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Plugstreet Blog


This is the new blog of the Plugstreet Archaeological Project.


   A Great War themed project exploring sites around Comines-Warneton and Messines in Belgium.    The project is being led by members of No Man's Land - The European Group for Great War    Archaeology and the Comines-Warneton Historical Society.


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Christmas Listening

Thursday, December 20th, 2007
 
       

Art in The Trenches
BBC Radio 4
Boxing Day (26th December 2007)
11.02 UK time
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The programme includes a major contribution from anthropologist Nick Saunders on the subject of Trench Art. Nick is a key member of the Plugstreet Project team. It also includes a number of No Man’s Land members talking about the group’s other major excavation at Thiepval Wood on the Somme.
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If you are unable to hear it then go to:
www.bbc.co.uk/radio4/listenagain
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Happy listening and if you do listen to it why not post a comment about it?

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Match of the Day

Wednesday, December 19th, 2007
 
       

Christmas draweth nigh…as if we didn’t know it.
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Christmas moves the thoughts of many of us to that moment in 1914 when elements of the armies facing each other along the Western Front declared local, unofficial truces between them. Famously officers hosted their opponents for dinner, German barbers set up shop in no man’s land and the world’s strangest, most inspirational football international took place. I met someone who had interviewed a veteran who’d been involved in one of these matches and he said that the Germans won on penalties!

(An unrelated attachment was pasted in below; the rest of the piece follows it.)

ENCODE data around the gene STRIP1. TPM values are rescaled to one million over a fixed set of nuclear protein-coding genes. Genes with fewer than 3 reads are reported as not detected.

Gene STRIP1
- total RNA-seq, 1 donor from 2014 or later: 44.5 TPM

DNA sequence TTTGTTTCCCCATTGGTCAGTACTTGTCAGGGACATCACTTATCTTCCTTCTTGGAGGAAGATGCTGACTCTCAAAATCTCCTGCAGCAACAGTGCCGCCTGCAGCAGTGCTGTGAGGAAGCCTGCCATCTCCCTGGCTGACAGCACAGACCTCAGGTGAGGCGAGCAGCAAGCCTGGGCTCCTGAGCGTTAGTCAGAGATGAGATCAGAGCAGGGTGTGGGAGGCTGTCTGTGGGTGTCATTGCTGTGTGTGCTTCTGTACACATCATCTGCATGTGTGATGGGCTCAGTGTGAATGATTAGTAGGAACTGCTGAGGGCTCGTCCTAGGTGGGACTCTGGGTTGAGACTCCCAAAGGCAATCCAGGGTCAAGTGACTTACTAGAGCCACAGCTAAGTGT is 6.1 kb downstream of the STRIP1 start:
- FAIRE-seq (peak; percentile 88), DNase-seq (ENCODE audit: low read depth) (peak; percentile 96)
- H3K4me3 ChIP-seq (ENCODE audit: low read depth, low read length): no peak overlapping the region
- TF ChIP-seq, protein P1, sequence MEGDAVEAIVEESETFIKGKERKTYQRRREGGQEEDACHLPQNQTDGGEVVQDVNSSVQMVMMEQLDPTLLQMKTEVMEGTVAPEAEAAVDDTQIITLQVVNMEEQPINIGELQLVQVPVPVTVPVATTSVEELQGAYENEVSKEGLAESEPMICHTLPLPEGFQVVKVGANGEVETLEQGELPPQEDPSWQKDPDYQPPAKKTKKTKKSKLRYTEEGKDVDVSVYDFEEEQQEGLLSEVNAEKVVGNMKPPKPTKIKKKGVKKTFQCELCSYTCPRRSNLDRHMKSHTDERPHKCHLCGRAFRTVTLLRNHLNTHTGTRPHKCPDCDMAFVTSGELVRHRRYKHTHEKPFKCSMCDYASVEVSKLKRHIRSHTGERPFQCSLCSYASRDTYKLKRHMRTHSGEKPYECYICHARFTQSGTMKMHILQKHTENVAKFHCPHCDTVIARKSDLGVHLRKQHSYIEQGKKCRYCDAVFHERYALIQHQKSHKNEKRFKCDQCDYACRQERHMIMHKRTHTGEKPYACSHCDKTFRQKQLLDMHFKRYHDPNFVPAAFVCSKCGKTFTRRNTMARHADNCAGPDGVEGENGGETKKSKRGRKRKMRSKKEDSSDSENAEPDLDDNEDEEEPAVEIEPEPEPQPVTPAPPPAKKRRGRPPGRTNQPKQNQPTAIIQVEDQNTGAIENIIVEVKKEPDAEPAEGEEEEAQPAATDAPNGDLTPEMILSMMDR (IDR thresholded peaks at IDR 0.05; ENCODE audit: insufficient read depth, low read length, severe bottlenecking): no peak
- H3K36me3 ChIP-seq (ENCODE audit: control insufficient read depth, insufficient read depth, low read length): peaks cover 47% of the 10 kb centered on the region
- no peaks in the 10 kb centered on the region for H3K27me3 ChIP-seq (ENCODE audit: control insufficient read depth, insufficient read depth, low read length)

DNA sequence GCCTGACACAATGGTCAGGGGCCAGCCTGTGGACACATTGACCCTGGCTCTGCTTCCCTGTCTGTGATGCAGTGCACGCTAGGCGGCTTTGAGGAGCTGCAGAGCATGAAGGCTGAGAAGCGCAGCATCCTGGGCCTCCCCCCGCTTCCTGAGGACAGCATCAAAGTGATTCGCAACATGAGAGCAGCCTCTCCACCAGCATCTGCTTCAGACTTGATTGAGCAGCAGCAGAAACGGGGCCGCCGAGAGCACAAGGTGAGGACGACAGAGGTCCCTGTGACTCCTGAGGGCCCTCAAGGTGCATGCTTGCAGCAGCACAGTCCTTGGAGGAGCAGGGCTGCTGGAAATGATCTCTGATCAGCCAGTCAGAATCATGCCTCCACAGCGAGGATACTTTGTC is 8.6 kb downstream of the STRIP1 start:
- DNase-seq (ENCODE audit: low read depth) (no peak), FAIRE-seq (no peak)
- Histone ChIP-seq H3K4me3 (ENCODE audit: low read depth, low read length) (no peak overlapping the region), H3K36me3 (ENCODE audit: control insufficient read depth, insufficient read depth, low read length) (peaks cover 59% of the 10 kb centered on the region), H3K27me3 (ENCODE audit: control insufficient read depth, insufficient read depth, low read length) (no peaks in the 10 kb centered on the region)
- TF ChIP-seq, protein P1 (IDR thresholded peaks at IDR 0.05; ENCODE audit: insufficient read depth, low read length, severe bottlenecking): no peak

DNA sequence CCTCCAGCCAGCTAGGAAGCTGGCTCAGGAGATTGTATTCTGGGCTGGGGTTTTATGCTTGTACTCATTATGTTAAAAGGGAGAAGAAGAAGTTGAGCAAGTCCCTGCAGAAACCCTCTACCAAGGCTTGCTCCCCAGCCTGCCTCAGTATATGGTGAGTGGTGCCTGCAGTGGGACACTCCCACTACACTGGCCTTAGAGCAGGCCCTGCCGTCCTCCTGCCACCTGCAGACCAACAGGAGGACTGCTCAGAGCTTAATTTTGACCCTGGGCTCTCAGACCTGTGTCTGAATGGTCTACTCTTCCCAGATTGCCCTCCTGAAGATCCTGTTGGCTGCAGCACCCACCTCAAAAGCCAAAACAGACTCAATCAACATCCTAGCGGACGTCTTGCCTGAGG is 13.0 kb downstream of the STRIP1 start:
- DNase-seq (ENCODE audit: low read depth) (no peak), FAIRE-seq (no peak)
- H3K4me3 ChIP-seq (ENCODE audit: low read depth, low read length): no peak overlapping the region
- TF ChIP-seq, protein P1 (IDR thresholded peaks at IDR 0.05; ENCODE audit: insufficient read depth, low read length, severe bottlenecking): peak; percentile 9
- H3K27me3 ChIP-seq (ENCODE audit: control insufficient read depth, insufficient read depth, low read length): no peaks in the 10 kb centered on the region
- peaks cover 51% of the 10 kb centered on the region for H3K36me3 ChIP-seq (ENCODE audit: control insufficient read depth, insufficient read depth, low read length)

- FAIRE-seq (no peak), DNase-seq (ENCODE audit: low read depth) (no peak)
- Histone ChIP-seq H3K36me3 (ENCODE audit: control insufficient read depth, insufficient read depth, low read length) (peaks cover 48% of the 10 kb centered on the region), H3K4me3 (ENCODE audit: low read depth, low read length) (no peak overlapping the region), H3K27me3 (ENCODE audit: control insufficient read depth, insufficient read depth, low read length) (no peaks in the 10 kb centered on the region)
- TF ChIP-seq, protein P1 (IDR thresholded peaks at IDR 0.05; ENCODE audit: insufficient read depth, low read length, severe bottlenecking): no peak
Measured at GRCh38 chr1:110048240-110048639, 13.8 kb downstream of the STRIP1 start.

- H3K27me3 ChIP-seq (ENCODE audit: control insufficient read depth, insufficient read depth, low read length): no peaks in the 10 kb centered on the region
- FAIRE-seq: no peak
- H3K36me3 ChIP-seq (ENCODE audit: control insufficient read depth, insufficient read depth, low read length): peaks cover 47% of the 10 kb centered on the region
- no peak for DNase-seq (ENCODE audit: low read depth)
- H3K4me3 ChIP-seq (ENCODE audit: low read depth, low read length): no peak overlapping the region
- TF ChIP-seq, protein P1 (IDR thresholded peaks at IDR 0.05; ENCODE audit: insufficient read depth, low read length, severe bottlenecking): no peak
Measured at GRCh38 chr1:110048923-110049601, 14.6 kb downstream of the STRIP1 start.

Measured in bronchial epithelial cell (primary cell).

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You know all this. What you may not know is that the truce didn’t take place everywhere but it did take place at Ploegsteert, in fact Bruce Bairnsfather records it in trenches immediately north of our site. Is it possible that the fields we traversed during our work saw the Match of the Day 1914?
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So may the Peace of 1914 be yours at Christmas, especially to readers in “hot spots”, dear reader, and good things follow you through the year. This blog will be resting over the Festive Season but will be back shortly with exciting news, such as the 2008 season and our plans to dig more holes, as well as conferences, lectures and miniature battlefields that are connected with the project. The mini battlefield isn’t a wargame by the way but I can say no more now.
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Happy Christmas
Frohe Weinachts
Joyeux Noel
Goioe Kerstmis (I think that’s right for Flemish)

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An early Christmas present

Tuesday, December 18th, 2007